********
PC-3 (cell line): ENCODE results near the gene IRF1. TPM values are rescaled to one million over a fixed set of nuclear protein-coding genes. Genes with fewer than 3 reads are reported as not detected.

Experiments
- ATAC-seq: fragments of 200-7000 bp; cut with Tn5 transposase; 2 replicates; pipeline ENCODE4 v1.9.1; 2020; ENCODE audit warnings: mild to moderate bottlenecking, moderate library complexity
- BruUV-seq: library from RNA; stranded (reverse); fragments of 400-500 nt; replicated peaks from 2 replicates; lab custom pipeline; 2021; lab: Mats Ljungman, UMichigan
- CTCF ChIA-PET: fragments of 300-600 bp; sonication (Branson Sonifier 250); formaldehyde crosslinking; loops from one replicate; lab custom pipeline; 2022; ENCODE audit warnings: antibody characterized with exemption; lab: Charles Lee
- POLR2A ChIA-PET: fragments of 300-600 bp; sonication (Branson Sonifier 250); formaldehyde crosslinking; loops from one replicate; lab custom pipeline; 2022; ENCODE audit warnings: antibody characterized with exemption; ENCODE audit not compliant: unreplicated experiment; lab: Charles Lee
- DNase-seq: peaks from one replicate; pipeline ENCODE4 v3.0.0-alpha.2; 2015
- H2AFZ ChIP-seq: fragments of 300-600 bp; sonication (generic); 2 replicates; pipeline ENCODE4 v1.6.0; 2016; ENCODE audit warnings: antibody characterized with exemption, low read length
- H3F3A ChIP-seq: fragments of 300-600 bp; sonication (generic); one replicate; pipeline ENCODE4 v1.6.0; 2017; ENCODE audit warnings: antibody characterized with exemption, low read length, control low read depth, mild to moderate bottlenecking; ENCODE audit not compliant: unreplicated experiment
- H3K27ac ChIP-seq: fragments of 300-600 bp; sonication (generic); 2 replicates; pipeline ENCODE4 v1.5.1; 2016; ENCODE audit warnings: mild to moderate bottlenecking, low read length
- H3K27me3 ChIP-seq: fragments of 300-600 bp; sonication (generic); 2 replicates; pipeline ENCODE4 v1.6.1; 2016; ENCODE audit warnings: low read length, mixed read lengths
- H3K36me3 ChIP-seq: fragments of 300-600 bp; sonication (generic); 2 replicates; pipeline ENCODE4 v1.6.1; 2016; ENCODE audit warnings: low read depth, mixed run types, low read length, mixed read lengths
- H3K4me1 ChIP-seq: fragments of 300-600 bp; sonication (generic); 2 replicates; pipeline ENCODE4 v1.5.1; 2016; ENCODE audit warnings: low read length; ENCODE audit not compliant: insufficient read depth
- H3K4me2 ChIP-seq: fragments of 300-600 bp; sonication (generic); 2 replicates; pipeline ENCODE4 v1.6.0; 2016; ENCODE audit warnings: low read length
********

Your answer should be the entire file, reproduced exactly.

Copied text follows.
PC-3 (cell line): ENCODE results near the gene IRF1. TPM values are rescaled to one million over a fixed set of nuclear protein-coding genes. Genes with fewer than 3 reads are reported as not detected.

Experiments
- ATAC-seq: fragments of 200-7000 bp; cut with Tn5 transposase; 2 replicates; pipeline ENCODE4 v1.9.1; 2020; ENCODE audit warnings: mild to moderate bottlenecking, moderate library complexity
- BruUV-seq: library from RNA; stranded (reverse); fragments of 400-500 nt; replicated peaks from 2 replicates; lab custom pipeline; 2021; lab: Mats Ljungman, UMichigan
- CTCF ChIA-PET: fragments of 300-600 bp; sonication (Branson Sonifier 250); formaldehyde crosslinking; loops from one replicate; lab custom pipeline; 2022; ENCODE audit warnings: antibody characterized with exemption; lab: Charles Lee
- POLR2A ChIA-PET: fragments of 300-600 bp; sonication (Branson Sonifier 250); formaldehyde crosslinking; loops from one replicate; lab custom pipeline; 2022; ENCODE audit warnings: antibody characterized with exemption; ENCODE audit not compliant: unreplicated experiment; lab: Charles Lee
- DNase-seq: peaks from one replicate; pipeline ENCODE4 v3.0.0-alpha.2; 2015
- H2AFZ ChIP-seq: fragments of 300-600 bp; sonication (generic); 2 replicates; pipeline ENCODE4 v1.6.0; 2016; ENCODE audit warnings: antibody characterized with exemption, low read length
- H3F3A ChIP-seq: fragments of 300-600 bp; sonication (generic); one replicate; pipeline ENCODE4 v1.6.0; 2017; ENCODE audit warnings: antibody characterized with exemption, low read length, control low read depth, mild to moderate bottlenecking; ENCODE audit not compliant: unreplicated experiment
- H3K27ac ChIP-seq: fragments of 300-600 bp; sonication (generic); 2 replicates; pipeline ENCODE4 v1.5.1; 2016; ENCODE audit warnings: mild to moderate bottlenecking, low read length
- H3K27me3 ChIP-seq: fragments of 300-600 bp; sonication (generic); 2 replicates; pipeline ENCODE4 v1.6.1; 2016; ENCODE audit warnings: low read length, mixed read lengths
- H3K36me3 ChIP-seq: fragments of 300-600 bp; sonication (generic); 2 replicates; pipeline ENCODE4 v1.6.1; 2016; ENCODE audit warnings: low read depth, mixed run types, low read length, mixed read lengths
- H3K4me1 ChIP-seq: fragments of 300-600 bp; sonication (generic); 2 replicates; pipeline ENCODE4 v1.5.1; 2016; ENCODE audit warnings: low read length; ENCODE audit not compliant: insufficient read depth
- H3K4me2 ChIP-seq: fragments of 300-600 bp; sonication (generic); 2 replicates; pipeline ENCODE4 v1.6.0; 2016; ENCODE audit warnings: low read length